Today is my daughter Nina's birthday.
Yesterday, the music video she made for me was chosen for the top five music videos of the week on The Current, which is the NPR station that everyone seems to consider to be the tastemaker in Minnesota.
Nina was happy to have the video chosen because even though she grew up in this state, (I did not), she has always felt like she doesn't fit in, and maybe like her efforts go unnoticed and unappreciated.
Although this wasn't a video representing her...and it was for her mom....there was still a sense of satisfaction for her.
It's the first music video she's ever made for anyone.
She has certainly been in several for her own music.
I'm not sure what kind of acknowledgement her own videos have had from The Current, if any, over the years.
Anyway, it was a nice thing for us both.
Today's her birthday.
She's twenty-nine years old.
I had her when I was thirty.
She was my very first child, first pregnancy.
Natural childbirth, no drugs, no interventions, no nothing.
I gave birth to her in Vermont.
Her father was a doctor, doing a residency at Dartmouth for Anesthesiology.
I told him that his job during the birth was to keep his cronies away from me.
I didn't want any of their help, their advice, their needles, or their drugs.
I had heard them tell stories at dinner parties.
It was almost all male doctors and they talked about the deliveries as if they were the experts.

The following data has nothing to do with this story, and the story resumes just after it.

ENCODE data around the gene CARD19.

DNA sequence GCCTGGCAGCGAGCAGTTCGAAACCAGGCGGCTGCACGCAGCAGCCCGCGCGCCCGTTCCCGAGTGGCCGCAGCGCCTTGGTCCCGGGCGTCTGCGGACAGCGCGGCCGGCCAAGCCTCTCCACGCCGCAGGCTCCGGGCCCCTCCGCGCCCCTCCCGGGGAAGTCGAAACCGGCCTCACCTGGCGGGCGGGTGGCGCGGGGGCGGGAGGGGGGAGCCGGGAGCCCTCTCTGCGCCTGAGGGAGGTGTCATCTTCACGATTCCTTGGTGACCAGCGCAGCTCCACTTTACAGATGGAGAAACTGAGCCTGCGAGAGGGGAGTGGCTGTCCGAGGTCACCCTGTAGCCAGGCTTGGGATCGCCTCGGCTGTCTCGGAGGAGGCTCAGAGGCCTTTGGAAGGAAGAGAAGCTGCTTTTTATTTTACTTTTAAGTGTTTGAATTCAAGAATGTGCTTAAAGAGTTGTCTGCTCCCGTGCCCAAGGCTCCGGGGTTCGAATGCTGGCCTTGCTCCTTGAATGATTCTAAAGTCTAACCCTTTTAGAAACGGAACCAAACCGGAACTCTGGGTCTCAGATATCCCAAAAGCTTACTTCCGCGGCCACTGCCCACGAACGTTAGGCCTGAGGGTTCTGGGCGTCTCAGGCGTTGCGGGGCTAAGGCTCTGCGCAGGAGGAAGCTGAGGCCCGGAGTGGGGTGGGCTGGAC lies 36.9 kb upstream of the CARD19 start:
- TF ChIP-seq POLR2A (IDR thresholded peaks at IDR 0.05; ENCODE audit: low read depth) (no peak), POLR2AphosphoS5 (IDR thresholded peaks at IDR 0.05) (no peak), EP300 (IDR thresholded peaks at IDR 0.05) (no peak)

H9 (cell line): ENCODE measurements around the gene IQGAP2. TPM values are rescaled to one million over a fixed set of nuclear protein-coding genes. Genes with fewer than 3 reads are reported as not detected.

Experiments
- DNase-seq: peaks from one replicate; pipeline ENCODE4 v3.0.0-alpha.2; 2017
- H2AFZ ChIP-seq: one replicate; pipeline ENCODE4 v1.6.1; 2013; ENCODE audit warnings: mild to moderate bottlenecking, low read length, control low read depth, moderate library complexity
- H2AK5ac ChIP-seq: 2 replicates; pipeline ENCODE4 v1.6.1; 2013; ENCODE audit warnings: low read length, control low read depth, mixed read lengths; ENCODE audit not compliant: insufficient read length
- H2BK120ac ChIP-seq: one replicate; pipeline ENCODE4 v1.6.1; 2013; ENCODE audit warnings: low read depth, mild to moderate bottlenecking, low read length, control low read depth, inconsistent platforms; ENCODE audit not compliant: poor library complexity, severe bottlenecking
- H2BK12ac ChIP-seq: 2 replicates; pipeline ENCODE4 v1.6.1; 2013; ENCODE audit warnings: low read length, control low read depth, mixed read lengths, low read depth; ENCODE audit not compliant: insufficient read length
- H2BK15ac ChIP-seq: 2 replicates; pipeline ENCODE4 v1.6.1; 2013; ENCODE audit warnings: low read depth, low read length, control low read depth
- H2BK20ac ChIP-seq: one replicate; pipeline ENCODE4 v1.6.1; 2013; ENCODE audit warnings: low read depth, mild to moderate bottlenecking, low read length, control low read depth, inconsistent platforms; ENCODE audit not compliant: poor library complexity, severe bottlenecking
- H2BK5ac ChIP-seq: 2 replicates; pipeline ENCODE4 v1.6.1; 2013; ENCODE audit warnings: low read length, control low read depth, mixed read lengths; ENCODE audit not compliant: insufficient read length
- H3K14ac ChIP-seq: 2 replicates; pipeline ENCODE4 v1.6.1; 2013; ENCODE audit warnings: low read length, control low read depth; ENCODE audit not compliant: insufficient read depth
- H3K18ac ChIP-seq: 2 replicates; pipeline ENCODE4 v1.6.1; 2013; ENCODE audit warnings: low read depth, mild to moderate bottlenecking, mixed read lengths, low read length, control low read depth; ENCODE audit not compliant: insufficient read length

The truth is that they aren't the experts until something goes wrong, and I know this now because although my first and second babies wee delivered naturally, my third baby was delivered surgically by Cesarean section.
Once something goes terribly wrong, if you don't have their help, you or your baby could die.
I was always talking about how women have "squatted in the fields" and delivered babies.
Good Lord, I have been such a brat.
I had it in my head that they were just so natural and good at it and not wimps.
But maybe they also suffered terribly, and some of them died, many of them died, in childbirth.
And the infant mortality rate was very high, is still very high, in places where modern medical interventions are not possible.
Maybe that's how it's supposed to be.
Maybe not so many babies are supposed to survive.
Now I sound like Ebenezer Scrooge ranting about "decreasing the surplus population".
I have three healthy children in my life and in my family right now.
I am so grateful for them.
I love them more than anything or anybody.
Twenty-nine years ago I became a mother.
Little baby Nina changed my life forever.
She taught me that I could care a lot.
That I wasn't so screwed up after all.
I knew what was right.
I could be a good mother.
This morning we are all going to the farmer's market, Rob, Nina, Aidan, and me.
We're going because that's what Nina wants to do.
Later I drive to Wisconsin and play my last rowdy summer patio show at JJ's Outpost.
It's been a great summer.
I have no idea what the winter will hold.
Happy birthday to my Nina and may all good things come our way, and yours.